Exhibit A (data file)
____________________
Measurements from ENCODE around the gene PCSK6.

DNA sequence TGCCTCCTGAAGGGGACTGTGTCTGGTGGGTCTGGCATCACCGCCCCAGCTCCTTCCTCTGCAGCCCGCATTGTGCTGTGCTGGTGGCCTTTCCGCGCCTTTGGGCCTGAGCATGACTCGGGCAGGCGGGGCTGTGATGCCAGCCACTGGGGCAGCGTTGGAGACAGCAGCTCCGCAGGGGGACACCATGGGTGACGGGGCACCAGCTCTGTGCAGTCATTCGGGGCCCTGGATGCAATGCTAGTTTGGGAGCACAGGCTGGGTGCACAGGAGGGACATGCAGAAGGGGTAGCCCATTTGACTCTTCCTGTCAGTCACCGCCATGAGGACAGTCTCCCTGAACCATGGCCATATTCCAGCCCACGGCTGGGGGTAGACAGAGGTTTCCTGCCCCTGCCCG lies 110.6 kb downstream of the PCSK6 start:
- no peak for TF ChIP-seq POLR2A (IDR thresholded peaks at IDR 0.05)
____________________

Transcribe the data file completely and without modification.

Measurements from ENCODE around the gene PCSK6.

DNA sequence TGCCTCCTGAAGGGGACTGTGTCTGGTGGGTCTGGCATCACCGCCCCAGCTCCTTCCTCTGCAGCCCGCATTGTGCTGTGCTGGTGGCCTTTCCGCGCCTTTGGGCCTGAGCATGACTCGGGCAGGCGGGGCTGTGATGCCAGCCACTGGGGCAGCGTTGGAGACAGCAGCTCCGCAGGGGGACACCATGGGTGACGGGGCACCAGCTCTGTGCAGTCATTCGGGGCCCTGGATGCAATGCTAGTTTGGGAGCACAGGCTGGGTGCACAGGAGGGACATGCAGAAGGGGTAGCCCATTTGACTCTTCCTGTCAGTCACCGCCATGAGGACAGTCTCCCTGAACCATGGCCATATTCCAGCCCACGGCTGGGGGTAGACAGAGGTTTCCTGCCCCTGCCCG lies 110.6 kb downstream of the PCSK6 start:
- no peak for TF ChIP-seq POLR2A (IDR thresholded peaks at IDR 0.05)